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Dangers of Mixing Cocaine and Alcohol

a woman realizes the danger she is in after mixing cocaine and alcohol

If you or someone you care about is mixing cocaine and alcohol, you may not know whether they need a cocaine rehab center or an alcohol rehab program. Fortunately, you can find both at Woodland Recovery Center. The dangers of mixing cocaine and alcohol could be fatal. Call Woodland Recovery Center at 662.222.2989 for effective treatment.

What Are the Dangers of Mixing Cocaine and Alcohol?

Mixing drugs with alcohol is risky behavior, but it’s nothing new for many people with substance use disorders. Combining substances is sometimes done to enhance the effects of one or both drugs or to experience a new kind of sensation.

Cocaine is a stimulant, and alcohol is a depressant. Some people believe that drinking alcohol while under the influence of cocaine will temper the dangers associated with abusing stimulants. This false sense of safety may even lead them to indulge in more cocaine than they might normally be willing to use.

Unfortunately, this theory is dangerous and far from reality. Mixing cocaine and alcohol can be lethal.

No matter how it is ingested, some of the possible side effects of cocaine include:

  • Heart rhythm problems, elevated or irregular heartbeat
  • Shaking, tremors
  • Nausea
  • Anxiety, panic attacks
  • Paranoia
  • Increased blood pressure
  • Increased body temperature
  • Drug dependence
  • Nosebleeds
  • Asthma

Alcohol can also cause a rise in blood pressure and heart rhythm problems. In addition, the risks of excessive alcohol use include the following:

  • Brain damage
  • Liver damage, including liver cirrhosis and inflammation
  • Inflammation of the pancreas
  • Cancer
  • Stroke

Individually, both of these substances risk a person’s mental and physical health. Both are highly addictive, and dependence can develop quickly. When used together, the risks increase.

The Risks of Mixing Cocaine and Alcohol: The Cocaethylene Affect

The most dangerous risks of mixing cocaine and alcohol are in the byproduct the two substances produce. When used together, alcohol and cocaine create a new metabolite called cocaethylene. Cocaethylene is produced in the liver approximately two hours after a person mixes alcohol and cocaine. Research on this metabolite shows it can increase health risks in several ways.

Increased Risk of Heart Problems

Cocaethylene increases a person’s blood pressure and heart rate even more than cocaine does. It also affects the heart’s ability to contract, leading to serious cardiovascular issues, including heart attack and heart failure.

Increased Risk for Stroke

Studies have found that the presence of cocaethylene in the system poses a greater risk for stroke than the presence of either cocaine or alcohol alone.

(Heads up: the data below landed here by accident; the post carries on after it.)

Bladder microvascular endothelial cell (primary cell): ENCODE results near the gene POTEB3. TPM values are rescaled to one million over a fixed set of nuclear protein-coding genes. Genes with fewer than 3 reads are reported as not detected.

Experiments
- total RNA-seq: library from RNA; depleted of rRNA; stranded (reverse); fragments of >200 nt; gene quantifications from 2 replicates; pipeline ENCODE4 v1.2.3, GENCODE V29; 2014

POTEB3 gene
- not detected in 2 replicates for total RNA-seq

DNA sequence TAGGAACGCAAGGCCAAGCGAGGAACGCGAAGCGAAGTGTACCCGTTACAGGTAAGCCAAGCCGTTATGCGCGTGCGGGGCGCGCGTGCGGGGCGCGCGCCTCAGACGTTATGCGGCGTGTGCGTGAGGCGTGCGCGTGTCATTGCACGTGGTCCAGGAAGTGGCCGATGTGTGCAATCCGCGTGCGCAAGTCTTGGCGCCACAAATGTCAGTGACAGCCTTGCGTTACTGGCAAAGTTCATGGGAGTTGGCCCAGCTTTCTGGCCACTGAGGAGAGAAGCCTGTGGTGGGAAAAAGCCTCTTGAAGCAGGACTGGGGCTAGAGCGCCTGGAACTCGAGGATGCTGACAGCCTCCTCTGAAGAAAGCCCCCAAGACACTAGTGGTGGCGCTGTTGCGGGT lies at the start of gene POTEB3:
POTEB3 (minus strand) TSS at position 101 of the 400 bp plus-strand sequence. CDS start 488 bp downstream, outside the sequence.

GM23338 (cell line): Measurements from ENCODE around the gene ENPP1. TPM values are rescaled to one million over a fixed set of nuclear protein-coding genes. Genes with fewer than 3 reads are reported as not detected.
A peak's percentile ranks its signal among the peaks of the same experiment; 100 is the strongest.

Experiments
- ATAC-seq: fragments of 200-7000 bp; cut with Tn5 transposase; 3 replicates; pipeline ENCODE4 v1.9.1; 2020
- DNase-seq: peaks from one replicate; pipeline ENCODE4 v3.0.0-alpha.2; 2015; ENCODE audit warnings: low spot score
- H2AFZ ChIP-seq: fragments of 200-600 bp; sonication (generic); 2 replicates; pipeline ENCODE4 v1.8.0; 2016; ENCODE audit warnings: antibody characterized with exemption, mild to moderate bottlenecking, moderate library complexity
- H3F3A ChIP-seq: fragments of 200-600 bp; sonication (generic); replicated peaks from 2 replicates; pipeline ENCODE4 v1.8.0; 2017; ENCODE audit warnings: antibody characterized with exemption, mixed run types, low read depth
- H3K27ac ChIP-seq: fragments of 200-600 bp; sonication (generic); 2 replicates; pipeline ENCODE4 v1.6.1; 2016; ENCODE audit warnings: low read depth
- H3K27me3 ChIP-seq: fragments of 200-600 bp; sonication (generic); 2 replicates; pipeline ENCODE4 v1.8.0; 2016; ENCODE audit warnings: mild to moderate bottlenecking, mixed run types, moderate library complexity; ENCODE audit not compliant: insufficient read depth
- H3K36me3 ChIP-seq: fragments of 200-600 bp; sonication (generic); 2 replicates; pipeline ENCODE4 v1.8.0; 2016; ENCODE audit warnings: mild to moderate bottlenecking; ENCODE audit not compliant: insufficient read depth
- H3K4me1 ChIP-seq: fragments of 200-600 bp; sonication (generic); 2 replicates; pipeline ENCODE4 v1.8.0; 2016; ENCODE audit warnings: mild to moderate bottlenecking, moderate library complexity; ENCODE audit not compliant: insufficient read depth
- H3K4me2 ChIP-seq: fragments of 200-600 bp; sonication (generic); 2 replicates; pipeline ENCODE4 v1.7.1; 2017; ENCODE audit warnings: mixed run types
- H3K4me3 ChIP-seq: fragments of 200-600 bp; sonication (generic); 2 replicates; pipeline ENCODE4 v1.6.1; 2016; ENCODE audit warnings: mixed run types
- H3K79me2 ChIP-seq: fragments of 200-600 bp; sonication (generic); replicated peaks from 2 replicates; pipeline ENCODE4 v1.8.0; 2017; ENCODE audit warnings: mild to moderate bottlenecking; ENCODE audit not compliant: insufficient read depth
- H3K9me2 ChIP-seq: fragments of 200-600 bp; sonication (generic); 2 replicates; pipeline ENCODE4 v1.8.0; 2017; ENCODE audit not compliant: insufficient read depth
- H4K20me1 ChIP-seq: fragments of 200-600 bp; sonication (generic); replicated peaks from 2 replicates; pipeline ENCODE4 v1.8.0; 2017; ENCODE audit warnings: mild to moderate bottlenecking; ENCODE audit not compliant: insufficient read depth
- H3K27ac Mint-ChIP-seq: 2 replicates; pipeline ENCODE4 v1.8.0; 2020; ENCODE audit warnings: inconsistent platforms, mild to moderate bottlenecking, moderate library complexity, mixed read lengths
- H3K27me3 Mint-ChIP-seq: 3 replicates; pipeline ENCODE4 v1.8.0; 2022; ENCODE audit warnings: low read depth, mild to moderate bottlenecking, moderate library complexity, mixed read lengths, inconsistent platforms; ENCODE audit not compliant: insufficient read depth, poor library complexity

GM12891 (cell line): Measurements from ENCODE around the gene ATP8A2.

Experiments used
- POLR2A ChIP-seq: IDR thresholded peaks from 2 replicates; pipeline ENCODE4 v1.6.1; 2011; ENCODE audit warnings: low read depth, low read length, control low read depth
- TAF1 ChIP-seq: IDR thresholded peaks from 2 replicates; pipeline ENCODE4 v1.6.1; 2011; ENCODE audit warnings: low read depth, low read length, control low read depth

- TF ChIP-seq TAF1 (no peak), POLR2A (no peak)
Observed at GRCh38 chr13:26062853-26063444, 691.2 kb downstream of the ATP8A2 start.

Increased Alcohol Consumption

The presence of cocaethylene can also increase a person’s alcohol consumption, putting them at higher risk for alcohol poisoning.

Increased Risk for Impulsivity

Cocaethylene increases serotonin and dopamine levels in the brain, which can cause individuals to engage in potentially dangerous impulsive behaviors.

Long Method of Action

Cocaethylene has a longer half-life than cocaine, meaning even once the effects of cocaine have worn off, cocaethylene is still a health threat.

Cocaethylene Is Dangerous

The presence of cocaethylene makes both alcohol and cocaine more dangerous. The National Institute on Drug Abuse reports that cocaine and alcohol may be the two-drug combination that results in the most fatalities.

How Are Co-Occurring Disorders Treated?

Being addicted to two different substances, such as cocaine and alcohol, is referred to as having co-occurring disorders. Treatment begins with a medically supervised detox and may include a combination of therapies, such as:

  • Cognitive-behavioral therapy
  • Dialectical behavior therapy
  • Individual therapy
  • Group therapy
  • Mindfulness practice
  • Medication
  • Experiential therapies
  • Lifestyle changes
  • Aftercare programs
  • Relapse prevention education

Every person’s recovery journey is different. Individualized treatment programs that address each person’s specific needs are considered to be the most effective.

Learn More About Co-Occurring Disorders Treatment at Woodland Recovery Center

At Woodland Recovery Center, we provide compassionate, comprehensive treatment to every patient in our care. Call Woodland Recovery Center today at 662.222.2989 to learn more about our treatment programs. You can also reach us by filling out our online contact form.